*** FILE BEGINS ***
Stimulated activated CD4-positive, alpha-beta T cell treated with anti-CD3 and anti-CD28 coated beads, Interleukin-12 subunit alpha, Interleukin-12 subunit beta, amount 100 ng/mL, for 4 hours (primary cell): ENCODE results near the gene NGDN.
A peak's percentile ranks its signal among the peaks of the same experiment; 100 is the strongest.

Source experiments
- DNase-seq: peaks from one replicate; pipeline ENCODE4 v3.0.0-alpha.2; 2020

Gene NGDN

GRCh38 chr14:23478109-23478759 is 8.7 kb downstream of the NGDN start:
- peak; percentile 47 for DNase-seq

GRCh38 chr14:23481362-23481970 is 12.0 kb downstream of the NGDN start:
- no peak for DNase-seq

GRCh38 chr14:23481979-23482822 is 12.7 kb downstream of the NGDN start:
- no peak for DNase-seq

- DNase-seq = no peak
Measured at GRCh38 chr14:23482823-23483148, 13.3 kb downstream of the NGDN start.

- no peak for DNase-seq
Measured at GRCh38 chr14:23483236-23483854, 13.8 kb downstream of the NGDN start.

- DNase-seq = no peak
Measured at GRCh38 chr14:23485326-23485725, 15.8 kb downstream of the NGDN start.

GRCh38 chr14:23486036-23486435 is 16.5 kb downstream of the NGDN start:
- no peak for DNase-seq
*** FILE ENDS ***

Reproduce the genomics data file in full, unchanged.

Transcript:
Stimulated activated CD4-positive, alpha-beta T cell treated with anti-CD3 and anti-CD28 coated beads, Interleukin-12 subunit alpha, Interleukin-12 subunit beta, amount 100 ng/mL, for 4 hours (primary cell): ENCODE results near the gene NGDN.
A peak's percentile ranks its signal among the peaks of the same experiment; 100 is the strongest.

Source experiments
- DNase-seq: peaks from one replicate; pipeline ENCODE4 v3.0.0-alpha.2; 2020

Gene NGDN

GRCh38 chr14:23478109-23478759 is 8.7 kb downstream of the NGDN start:
- peak; percentile 47 for DNase-seq

GRCh38 chr14:23481362-23481970 is 12.0 kb downstream of the NGDN start:
- no peak for DNase-seq

GRCh38 chr14:23481979-23482822 is 12.7 kb downstream of the NGDN start:
- no peak for DNase-seq

- DNase-seq = no peak
Measured at GRCh38 chr14:23482823-23483148, 13.3 kb downstream of the NGDN start.

- no peak for DNase-seq
Measured at GRCh38 chr14:23483236-23483854, 13.8 kb downstream of the NGDN start.

- DNase-seq = no peak
Measured at GRCh38 chr14:23485326-23485725, 15.8 kb downstream of the NGDN start.

GRCh38 chr14:23486036-23486435 is 16.5 kb downstream of the NGDN start:
- no peak for DNase-seq